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The original item was published from 3/15/2016 11:13:00 AM to 3/15/2016 11:25:06 AM.

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Posted on: March 1, 2016

[ARCHIVED] CFPUA to Hold Controlled, Full-Scale Emergency Exercise TOMORROW

CFPUA to Hold Controlled, Full-Scale Emergency Exercise March 16

Day-long event to involve significant testing of 1,000-plus mile water system;
Exercise will mirror recent water supply-related events to improve emergency response capabilities;
Impacts to customer service unlikely but possible


CONTACT: Mike McGill
Office: (910) 332-6704
Cell: (910) 622-8472

Wilmington, NC (March 1, 2016): On March 16, Cape Fear Public Utility Authority – in cooperation with state regulatory officials, local fire and law enforcement agencies, and public health officials – will conduct a controlled, full-scale exercise simulating a real-world water emergency. During the exercise, CFPUA emergency response personnel and equipment will be mobilized to scenes and respond as directed by CFPUA’s Emergency Response plans and procedures.

The simulation level is the most involved exercise in the U.S. Homeland Security’s Exercise and Evaluation Program. It is designed to mirror recent events involving a loss of water supply, such as the Elk River, West Virginia chemical spill and the coal ash spills that have occurred in North Carolina, Tennessee, and Virginia.

Over the last few years, CFPUA has conducted workshops, tabletop exercises, drills, and functional exercises as part of a larger effort to prepare for an emergency. The full-scale exercise is considered the most effective training tool, next to an actual emergency, because a team develops a real-life scenario prior to the event that must be reacted to in real time.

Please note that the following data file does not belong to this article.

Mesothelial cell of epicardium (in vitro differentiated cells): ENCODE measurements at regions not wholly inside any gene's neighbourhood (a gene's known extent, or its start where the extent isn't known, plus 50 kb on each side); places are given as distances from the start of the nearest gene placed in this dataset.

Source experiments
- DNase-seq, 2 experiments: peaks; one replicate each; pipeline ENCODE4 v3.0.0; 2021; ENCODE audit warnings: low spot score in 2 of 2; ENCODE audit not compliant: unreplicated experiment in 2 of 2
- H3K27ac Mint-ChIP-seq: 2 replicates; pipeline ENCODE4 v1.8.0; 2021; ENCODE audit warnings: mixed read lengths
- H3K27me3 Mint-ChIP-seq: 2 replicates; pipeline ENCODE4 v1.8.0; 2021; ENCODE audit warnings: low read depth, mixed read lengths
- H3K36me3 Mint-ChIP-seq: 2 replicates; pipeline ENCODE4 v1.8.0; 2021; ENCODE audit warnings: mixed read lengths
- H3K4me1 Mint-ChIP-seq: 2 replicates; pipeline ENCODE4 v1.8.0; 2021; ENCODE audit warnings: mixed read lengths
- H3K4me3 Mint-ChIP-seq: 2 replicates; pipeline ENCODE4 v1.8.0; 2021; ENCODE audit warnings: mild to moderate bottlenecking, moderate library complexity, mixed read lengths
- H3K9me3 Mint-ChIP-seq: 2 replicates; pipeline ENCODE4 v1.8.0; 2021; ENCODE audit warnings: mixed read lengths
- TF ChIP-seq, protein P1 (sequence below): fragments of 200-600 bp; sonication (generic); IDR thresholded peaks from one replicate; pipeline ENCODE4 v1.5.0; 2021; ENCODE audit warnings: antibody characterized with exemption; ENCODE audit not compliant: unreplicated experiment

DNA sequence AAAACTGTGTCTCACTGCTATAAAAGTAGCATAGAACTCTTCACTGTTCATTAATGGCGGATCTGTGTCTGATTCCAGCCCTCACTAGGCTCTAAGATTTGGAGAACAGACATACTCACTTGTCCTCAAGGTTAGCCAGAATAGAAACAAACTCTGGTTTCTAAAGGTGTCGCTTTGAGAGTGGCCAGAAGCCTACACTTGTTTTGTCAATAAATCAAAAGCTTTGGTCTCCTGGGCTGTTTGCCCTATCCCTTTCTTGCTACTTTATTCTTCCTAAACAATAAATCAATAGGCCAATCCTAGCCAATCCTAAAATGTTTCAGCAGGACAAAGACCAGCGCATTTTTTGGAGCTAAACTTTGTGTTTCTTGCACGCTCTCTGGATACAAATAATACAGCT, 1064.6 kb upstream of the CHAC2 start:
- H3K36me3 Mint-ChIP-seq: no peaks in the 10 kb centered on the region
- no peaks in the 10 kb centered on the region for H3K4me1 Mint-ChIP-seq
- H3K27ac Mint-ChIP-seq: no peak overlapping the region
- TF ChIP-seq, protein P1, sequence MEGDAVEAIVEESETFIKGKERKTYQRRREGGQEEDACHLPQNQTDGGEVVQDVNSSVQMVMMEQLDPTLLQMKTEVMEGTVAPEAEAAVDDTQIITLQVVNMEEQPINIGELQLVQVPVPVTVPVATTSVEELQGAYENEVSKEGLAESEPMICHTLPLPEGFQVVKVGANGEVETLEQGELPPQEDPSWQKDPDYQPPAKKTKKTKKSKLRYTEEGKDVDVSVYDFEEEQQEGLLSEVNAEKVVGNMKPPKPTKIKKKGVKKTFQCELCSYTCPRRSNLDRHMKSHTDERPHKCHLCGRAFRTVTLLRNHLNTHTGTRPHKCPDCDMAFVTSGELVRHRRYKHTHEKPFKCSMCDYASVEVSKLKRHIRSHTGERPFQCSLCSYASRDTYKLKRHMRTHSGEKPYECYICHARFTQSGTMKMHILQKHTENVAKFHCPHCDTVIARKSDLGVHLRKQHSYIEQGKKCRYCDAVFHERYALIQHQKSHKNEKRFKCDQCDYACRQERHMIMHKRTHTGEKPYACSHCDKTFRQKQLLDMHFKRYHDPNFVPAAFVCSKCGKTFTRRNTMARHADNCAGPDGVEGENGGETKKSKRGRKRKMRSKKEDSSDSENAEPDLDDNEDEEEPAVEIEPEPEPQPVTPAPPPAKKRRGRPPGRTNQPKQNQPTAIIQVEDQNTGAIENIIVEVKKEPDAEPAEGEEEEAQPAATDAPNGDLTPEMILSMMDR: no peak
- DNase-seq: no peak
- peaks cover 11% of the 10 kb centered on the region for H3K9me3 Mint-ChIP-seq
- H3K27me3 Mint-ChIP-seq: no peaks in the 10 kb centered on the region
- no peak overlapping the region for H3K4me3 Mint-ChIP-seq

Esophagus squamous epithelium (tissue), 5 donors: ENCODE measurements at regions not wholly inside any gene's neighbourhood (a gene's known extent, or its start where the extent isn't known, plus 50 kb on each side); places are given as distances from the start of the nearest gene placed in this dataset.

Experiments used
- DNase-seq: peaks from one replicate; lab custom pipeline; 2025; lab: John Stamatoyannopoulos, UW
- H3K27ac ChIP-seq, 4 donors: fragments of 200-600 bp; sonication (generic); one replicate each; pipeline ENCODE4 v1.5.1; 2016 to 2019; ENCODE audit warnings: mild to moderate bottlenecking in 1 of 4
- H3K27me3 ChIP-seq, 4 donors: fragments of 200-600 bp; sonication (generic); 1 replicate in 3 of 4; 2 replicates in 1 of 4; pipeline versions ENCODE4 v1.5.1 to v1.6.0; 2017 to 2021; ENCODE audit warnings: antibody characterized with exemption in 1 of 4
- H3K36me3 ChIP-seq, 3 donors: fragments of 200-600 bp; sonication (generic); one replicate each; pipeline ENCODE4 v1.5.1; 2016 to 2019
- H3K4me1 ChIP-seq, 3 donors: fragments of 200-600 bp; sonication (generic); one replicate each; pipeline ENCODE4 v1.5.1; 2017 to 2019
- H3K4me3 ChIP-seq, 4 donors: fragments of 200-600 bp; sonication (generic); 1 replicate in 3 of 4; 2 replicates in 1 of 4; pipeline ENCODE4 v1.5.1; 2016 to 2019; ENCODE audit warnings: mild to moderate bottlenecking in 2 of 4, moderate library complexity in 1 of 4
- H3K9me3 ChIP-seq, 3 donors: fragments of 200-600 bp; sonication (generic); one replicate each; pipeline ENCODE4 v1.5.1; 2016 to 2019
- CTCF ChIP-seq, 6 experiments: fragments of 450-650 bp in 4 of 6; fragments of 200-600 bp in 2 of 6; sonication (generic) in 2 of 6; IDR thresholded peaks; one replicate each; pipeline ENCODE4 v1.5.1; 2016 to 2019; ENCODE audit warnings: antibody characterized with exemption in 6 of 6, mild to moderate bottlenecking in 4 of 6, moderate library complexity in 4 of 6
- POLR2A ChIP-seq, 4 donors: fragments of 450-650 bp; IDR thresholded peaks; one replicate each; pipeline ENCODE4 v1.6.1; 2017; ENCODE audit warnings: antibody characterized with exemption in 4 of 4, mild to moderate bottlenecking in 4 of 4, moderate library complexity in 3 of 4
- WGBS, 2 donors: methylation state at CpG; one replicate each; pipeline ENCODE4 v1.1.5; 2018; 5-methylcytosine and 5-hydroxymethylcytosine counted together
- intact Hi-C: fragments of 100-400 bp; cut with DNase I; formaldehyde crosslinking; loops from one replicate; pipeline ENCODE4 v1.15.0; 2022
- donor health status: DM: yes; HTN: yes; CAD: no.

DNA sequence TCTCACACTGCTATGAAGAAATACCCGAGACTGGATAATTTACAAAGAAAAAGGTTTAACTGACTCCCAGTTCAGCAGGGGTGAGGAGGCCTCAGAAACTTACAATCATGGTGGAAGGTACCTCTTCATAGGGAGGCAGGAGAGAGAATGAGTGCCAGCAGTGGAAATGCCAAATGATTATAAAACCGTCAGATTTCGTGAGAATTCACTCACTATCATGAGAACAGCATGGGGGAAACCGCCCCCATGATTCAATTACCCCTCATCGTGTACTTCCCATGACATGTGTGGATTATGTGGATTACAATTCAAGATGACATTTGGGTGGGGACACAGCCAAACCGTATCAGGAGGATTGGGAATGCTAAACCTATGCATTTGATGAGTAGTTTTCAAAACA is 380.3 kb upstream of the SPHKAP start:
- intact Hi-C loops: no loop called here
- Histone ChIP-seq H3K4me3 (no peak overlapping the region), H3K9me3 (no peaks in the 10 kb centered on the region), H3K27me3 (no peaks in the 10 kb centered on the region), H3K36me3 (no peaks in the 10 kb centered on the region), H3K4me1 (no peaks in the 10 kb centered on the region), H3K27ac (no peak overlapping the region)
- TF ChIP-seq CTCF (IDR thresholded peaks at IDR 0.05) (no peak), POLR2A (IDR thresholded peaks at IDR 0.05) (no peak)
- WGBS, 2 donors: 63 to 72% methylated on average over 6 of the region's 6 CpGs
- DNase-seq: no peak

The exercise will test significant portions of CFPUA’s water storage and distribution systems, including much of its 1,000-mile plus network of water mains. Essential pieces of infrastructure will either be shut down or activated, depending on how the exercise progresses. By doing so, CFPUA is expected to gain a wealth of information about the resiliency of its water system during emergency events.

CFPUA will be using computer modeling to simulate impacts on the system and obtain key data without putting customer services at significant risk. However, because the exercise will be carried out at the most realistic levels, people within portions of CFPUA’s service area may experience reduced water pressure or temporarily discolored water as the scenario progresses.

The attached map shows where instances of discolored water are most likely to occur during the exercise. The highlighted areas are located near CFPUA emergency water system interconnections, which will be used during the exercise. When water flow is disrupted by a main break, maintenance, or emergency operations, sediment in the water mains can be loosened, resulting in a temporary discoloration of water. While disconcerting, the water is safe to drink. Once the loosening of the sediment or deposits has stopped, the water will begin to run clear.

CFPUA will constantly evaluate its water system during the exercise, which is slated to last eight hours. If impacts involving water pressure or discolored water rise to levels where they are likely to have impacts beyond pockets of our services area, CFPUA will immediately end the exercise.

Because of the size and scope of the exercise, CFPUA is asking its customers to stay informed on March 16 by monitoring mass media,, and social media by following CFPUA on Twitter, @CFPUA. If CFPUA needs to make an announcement during the exercise, it will use these outlets, as well as the New Hanover County Emergency Notification System.

CFPUA would like to thank our partners in emergency response throughout the city and country for their assistance and participation in developing and conducting the exercise.

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Cape Fear Public Utility Authority (CFPUA) was formed by the City of Wilmington and New Hanover County to combine their water and sewer operations. It began operations on July 1, 2008. Today, the Authority serves more than 67,000 water customer accounts and more than 65,000 wastewater customer accounts. It oversees more than 1,000 miles of water distribution mains and nearly 1,000 miles of sewer mains. For more information, visit or contact Mike McGill, Chief Communications Officer, at .

Areas of possible low pressure, discolored water
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